3) Deepen the Relationship
Giving your customers, clients or fans an insight into your world beyond the polished marketing messages can engender a feeling of them being part of the ‘inner circle’. I’ve discovered two examples over the last six months – both from speakers at our SearchLove conferences.
Firstly, Chris Savage from Wistia shared a video of them rearranging their office. The content was simple enough to create, it’s very informal, and they get to share a story about how they’ve used office layout to improve communication and culture. (They used to rearrange the office layout every few months, picking names out of a hat in order to seat people randomly and encourage serendipity.)
Photo credit: TED
The whole redesign process was documented on its own blog, at hello.ted.com. It covered topics ranging from how they generated new ideas together, to their process for selecting a design agency. Through the seven month process, they shared an average of one post every week, giving their biggest fans an insight into the process and getting them excited for the launch.
4) Work in Sneaky Branding
Of course, not all content created as a ‘behind the scenes’ experience is completely transparent about its motives – but that’s not necessarily a problem.
The first example comes from Y Combinator founder Paul Graham, combining all three of the approaches mentioned above. Graham writes fantastic essays about the startup and investment world, and in 2009 he used Etherpad to ‘record’ the writing process. You can watch that essay progress from first draft to its final form; the highlighted areas will have further edits while anything that’s not highlighted ends up in the final version.
Although sharing the post in this format would strengthen PG’s relationship with existing fans, I don’t think it was the main motivation. Etherpad was created by a startup that Y Combinator had invested in, so rather than just telling his fans that it was a fantastic real-time editor, this generated some real interaction with the tool. It was a hugely successful post on Hacker News (comment thread here), and the company went on to reach thousands of dollars in revenue each month, before being acquired by Google later that year.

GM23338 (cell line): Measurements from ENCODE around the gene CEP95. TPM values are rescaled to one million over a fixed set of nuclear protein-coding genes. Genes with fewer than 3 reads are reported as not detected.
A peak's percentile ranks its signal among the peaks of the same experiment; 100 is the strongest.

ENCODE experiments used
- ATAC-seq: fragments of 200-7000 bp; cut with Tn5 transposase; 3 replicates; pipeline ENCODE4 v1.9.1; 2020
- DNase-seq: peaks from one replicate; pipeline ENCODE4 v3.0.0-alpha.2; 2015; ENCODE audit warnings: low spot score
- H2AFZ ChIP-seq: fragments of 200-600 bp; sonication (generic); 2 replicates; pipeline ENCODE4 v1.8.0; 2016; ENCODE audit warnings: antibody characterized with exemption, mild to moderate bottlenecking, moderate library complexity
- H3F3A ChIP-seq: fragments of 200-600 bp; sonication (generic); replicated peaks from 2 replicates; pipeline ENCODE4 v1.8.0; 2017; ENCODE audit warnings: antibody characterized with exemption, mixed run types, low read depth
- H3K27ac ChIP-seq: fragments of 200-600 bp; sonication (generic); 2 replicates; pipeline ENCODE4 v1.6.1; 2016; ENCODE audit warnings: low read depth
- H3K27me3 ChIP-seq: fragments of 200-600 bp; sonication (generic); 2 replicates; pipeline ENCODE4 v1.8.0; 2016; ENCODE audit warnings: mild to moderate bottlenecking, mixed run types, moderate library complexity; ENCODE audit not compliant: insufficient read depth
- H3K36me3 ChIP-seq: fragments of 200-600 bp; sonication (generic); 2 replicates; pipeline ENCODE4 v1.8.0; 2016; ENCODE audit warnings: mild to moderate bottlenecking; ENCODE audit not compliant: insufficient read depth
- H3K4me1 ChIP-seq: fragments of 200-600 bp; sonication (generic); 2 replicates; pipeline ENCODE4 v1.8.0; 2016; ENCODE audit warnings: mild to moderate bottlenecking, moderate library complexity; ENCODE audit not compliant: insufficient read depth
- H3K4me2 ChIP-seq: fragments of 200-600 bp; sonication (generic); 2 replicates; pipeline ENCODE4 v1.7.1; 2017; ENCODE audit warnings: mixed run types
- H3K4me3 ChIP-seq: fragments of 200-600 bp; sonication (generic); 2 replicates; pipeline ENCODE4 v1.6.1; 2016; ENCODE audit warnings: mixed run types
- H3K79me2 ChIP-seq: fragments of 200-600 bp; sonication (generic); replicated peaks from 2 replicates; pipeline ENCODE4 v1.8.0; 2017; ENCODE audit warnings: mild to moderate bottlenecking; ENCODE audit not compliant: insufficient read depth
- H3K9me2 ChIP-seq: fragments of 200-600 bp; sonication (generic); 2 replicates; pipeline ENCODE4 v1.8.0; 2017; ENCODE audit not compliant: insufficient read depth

A more recent example came from Hollywood – the original ‘behind the scenes’ industry – just before the biggest night of their year. In the run up to this year’s Oscar ceremonies, Business Insider published a story about the newly revamped Oscar envelopes.
This seemed to offer a fantastic glimpse behind the scenes of an incredibly glamorous event, with a clever hook that told the story of the attention paid to every detail of the ceremony – right down to the envelope.
However, it becomes clear that the whole piece was actually motivated by the stationery design company, and there was probably no involvement from the Academy in this article. The only photos from the ceremony are taken from a stock photo service, and all the other images – even the ones that appear to be from backstage, like the one above – are actually from tradeshows or other events.
The article is definitely entertaining and highly shareable (it received 300k+ views and hundreds of social shares) and does a fantastic job giving the impression of a glitzy behind-the-scenes piece, while raising brand awareness for any readers who happen to need fancy couture stationery.
So, whether you create a hugely in-depth piece of content or simply take photos of your office on a cell phone, I hope you have fun with these techniques, and take us backstage at your business soon.
What about you? Seen any good examples of ‘backstage’ content recently? Let us know in the comments below.